TOP 5 ‘MUST READ’ BOOKS BY BLACK AUTHORS FROM THE LAST 5 YEARS
Updated: Apr 15, 2020
The following books by black authors were published within the last 5 years and fall under a wide range of genres. In addition to making great gifts, these must-reads should be added to your list of books to dive into if you have not yet had the pleasure of reading them yet.
1. BECOMING by MICHELLE OBAMA
This book and author need very little introduction, Becoming is former first lady Michelle Obama’s blockbuster memoir that launched in November 2018—and is taking the world by storm. Mrs. 44, a powerhouse in her own right, shot up the charts at record speed, becoming an instant New York Times No. 1 best-seller. Becoming is thought-provoking, inspiring, has refreshing humor, and in some parts, is outright heart-wrenching. Prepare to be moved at a soul level and have tissues nearby.
2. THE HATE YOU GIVE by ANGIE THOMAS
Though Thomas’s story is heartbreakingly topical, its greatest strength is in its authentic depiction of a teenage girl, her loving family, and her attempts to reconcile what she knows to be true about their lives with the way those lives are depicted — and completely undervalued — by society at large.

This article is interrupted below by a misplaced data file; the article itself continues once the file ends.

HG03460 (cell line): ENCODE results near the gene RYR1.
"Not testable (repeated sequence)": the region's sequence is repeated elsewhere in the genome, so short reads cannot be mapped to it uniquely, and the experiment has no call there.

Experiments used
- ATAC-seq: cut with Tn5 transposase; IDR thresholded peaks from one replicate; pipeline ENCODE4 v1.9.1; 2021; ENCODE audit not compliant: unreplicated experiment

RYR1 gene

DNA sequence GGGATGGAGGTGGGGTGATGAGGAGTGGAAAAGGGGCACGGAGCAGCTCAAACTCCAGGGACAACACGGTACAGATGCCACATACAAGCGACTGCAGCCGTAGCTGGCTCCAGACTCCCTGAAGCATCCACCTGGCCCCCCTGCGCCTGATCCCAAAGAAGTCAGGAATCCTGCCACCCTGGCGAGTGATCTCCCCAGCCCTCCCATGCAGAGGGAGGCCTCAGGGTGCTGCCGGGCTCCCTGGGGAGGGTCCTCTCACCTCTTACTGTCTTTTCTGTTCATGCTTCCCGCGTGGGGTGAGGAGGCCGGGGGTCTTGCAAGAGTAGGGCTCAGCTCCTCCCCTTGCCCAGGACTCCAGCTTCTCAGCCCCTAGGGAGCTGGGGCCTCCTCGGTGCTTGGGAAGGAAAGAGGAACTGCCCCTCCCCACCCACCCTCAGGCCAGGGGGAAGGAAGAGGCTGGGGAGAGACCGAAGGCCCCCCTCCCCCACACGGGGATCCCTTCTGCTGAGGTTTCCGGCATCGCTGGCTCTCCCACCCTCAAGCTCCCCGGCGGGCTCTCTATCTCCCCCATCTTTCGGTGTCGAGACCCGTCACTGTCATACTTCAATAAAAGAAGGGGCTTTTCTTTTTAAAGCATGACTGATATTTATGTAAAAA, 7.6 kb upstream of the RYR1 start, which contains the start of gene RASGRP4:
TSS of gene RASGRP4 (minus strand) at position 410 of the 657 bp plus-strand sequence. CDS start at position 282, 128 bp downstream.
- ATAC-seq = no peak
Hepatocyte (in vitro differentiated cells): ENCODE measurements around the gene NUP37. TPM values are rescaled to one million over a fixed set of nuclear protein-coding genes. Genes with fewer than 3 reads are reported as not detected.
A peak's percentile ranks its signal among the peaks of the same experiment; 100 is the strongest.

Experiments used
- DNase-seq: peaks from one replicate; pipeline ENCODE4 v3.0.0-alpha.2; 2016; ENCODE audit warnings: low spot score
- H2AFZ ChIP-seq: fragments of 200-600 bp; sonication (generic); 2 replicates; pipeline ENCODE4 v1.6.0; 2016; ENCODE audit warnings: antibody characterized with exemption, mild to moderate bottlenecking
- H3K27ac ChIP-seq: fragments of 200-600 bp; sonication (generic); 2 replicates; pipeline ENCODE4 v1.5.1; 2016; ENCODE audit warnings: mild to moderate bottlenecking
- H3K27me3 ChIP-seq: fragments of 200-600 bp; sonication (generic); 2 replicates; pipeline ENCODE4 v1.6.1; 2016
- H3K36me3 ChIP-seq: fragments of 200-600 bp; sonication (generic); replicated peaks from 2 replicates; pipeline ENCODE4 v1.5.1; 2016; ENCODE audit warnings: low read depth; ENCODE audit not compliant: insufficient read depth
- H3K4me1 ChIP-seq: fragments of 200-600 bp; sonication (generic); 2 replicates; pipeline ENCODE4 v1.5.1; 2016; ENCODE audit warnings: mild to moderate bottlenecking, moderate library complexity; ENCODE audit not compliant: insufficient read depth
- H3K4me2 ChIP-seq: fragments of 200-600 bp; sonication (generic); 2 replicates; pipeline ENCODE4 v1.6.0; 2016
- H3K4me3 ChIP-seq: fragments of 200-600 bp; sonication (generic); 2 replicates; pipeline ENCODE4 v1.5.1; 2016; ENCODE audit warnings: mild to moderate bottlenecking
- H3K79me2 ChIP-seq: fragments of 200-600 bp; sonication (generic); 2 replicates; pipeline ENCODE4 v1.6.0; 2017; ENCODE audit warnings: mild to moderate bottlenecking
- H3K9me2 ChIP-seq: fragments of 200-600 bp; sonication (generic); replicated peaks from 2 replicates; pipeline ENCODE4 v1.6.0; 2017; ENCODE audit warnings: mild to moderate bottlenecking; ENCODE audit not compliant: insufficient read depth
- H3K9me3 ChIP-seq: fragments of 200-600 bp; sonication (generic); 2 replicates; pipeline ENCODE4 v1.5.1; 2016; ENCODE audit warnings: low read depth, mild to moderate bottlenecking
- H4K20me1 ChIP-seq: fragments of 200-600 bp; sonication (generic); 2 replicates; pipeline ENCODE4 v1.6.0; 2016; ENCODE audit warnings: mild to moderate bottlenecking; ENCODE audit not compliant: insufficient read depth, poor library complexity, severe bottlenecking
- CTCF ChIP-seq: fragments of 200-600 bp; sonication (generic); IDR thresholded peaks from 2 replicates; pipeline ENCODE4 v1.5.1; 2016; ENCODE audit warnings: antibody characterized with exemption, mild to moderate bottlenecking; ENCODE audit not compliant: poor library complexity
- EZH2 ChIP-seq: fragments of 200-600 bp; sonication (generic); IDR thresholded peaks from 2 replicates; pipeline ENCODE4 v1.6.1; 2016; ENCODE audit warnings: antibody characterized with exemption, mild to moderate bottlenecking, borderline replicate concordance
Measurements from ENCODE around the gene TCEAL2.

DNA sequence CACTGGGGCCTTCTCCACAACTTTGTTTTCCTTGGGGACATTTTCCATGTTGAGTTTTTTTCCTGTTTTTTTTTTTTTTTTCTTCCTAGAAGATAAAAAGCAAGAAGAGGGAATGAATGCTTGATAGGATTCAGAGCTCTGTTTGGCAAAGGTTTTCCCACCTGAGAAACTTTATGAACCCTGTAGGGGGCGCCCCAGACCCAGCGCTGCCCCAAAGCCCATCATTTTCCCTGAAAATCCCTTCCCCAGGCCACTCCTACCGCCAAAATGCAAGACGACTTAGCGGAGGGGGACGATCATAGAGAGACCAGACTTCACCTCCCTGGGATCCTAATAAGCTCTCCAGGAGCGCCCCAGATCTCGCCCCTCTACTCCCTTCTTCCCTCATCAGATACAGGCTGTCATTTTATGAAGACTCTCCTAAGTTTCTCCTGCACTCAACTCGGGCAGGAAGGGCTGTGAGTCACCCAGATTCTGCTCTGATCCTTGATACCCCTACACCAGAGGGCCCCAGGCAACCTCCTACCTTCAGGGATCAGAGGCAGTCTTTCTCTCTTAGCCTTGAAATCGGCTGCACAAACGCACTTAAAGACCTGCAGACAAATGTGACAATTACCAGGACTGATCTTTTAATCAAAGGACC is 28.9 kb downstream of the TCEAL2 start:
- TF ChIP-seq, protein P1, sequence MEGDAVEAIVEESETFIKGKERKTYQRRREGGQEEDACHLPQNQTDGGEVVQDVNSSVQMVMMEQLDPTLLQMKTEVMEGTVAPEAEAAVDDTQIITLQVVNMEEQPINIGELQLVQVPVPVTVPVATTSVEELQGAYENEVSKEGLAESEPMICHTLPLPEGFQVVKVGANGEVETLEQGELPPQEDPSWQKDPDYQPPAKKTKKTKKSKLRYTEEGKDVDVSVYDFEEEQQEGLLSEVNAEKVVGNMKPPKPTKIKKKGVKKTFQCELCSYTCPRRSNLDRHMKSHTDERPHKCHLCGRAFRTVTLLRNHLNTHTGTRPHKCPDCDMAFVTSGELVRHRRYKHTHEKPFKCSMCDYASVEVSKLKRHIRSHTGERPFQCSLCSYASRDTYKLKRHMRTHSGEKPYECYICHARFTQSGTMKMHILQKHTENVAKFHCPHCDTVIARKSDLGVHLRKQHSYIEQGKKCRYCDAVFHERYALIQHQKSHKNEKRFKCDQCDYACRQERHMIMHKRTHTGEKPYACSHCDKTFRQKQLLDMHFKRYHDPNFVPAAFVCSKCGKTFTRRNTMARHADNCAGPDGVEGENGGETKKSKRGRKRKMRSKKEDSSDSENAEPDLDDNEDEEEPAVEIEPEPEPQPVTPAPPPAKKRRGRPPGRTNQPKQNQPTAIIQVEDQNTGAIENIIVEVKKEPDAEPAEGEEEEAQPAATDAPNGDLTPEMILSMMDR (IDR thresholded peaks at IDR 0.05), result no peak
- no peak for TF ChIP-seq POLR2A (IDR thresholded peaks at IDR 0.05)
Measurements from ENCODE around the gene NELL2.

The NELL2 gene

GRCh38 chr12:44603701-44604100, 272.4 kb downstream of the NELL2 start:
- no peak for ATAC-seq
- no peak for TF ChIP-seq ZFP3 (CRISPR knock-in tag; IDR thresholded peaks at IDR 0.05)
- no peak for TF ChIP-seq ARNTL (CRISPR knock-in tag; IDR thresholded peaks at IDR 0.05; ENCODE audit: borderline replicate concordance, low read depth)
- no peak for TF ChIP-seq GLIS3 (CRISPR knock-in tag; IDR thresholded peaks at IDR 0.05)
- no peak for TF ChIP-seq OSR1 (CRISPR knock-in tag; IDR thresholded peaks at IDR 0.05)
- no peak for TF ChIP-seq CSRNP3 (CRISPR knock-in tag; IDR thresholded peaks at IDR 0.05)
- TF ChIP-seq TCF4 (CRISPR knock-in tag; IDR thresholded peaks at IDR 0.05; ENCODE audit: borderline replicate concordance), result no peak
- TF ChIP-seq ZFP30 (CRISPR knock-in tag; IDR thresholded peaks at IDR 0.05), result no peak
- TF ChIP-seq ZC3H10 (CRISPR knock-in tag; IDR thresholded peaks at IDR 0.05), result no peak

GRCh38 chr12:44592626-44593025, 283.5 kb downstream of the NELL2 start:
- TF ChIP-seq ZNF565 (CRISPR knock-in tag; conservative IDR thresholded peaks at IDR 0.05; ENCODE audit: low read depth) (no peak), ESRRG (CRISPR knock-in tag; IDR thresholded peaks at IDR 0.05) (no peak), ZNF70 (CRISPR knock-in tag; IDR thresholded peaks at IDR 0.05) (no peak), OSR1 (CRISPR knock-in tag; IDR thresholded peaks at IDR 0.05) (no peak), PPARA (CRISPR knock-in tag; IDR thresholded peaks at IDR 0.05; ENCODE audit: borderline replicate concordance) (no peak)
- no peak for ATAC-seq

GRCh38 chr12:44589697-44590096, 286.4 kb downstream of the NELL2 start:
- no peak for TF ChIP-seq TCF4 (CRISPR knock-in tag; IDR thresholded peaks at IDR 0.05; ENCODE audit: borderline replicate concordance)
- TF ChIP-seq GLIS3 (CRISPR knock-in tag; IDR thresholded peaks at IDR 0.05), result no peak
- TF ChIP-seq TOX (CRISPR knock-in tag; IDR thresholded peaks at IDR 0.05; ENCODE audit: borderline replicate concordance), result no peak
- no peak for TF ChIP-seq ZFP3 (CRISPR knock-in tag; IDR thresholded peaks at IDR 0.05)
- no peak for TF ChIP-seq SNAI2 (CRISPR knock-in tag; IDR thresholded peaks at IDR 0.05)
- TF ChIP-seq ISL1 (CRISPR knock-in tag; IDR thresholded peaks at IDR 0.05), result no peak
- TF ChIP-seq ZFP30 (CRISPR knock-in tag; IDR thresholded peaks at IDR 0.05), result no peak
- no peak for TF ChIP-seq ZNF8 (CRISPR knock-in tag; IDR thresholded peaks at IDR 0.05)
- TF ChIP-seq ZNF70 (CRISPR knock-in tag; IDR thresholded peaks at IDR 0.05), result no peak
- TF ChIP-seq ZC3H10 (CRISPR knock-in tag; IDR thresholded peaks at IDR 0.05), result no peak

3. BROWN GIRL DREAMING by JACQUELINE WOODSON
This is a book full of poems that cry out to be learned by heart. These are poems that will, for years to come, be stored in our bloodstream.
4. BLEND: The Secret to Co-Parenting and Creating a Balanced Family By MASHONDA TIFRERE
Blend chronicles how Tifrere, after splitting from Swizz Beatz, worked with her ex-husband and his new wife (Alicia Keys) to create a loving family unit for her son, Kasseem. Written with the blessing of both Swizz Beatz and Keys — he wrote a chapter and she provided a foreword — the book offers advice on how to effectively coparent, which, the publisher noted, ‘is a challenge now faced by nearly half of all American adults
5. HOMEGOING By YAA GYASI
It’s impossible not to admire the ambition and scope of ‘Homegoing,’ and thanks to Ms. Gyasi’s instinctive storytelling gifts, the book leaves the reader with a visceral understanding of both the savage realities of slavery and the emotional damage that is handed down, over the centuries, from mothers to daughters, fathers to sons. At its best, the novel makes us experience the horrors of slavery on an intimate, personal level; by its conclusion, the characters’ tales of loss and resilience have acquired an inexorable and cumulative emotional weight.